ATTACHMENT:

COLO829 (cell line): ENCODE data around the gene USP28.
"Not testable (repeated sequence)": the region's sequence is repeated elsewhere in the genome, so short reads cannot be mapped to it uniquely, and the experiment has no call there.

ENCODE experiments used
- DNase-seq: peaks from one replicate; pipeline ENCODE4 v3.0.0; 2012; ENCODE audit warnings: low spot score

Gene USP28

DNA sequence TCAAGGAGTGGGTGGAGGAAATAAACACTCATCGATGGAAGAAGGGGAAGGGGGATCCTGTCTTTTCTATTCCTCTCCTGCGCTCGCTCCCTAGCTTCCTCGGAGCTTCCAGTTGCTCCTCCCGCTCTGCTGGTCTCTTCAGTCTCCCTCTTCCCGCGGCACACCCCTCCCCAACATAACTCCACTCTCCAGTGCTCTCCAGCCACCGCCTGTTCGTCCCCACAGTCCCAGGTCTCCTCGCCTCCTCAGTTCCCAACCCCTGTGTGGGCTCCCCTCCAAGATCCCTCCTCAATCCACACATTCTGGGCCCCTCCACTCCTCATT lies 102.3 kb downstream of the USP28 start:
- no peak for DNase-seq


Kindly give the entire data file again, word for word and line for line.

COLO829 (cell line): ENCODE data around the gene USP28.
"Not testable (repeated sequence)": the region's sequence is repeated elsewhere in the genome, so short reads cannot be mapped to it uniquely, and the experiment has no call there.

ENCODE experiments used
- DNase-seq: peaks from one replicate; pipeline ENCODE4 v3.0.0; 2012; ENCODE audit warnings: low spot score

Gene USP28

DNA sequence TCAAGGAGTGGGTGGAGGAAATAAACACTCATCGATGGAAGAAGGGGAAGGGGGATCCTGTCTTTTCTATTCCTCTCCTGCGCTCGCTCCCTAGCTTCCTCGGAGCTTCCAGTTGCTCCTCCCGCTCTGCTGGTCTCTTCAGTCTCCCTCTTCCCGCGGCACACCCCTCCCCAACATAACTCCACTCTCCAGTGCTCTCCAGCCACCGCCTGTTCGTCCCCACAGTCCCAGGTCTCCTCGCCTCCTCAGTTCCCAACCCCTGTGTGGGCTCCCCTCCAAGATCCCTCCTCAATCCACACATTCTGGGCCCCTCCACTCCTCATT lies 102.3 kb downstream of the USP28 start:
- no peak for DNase-seq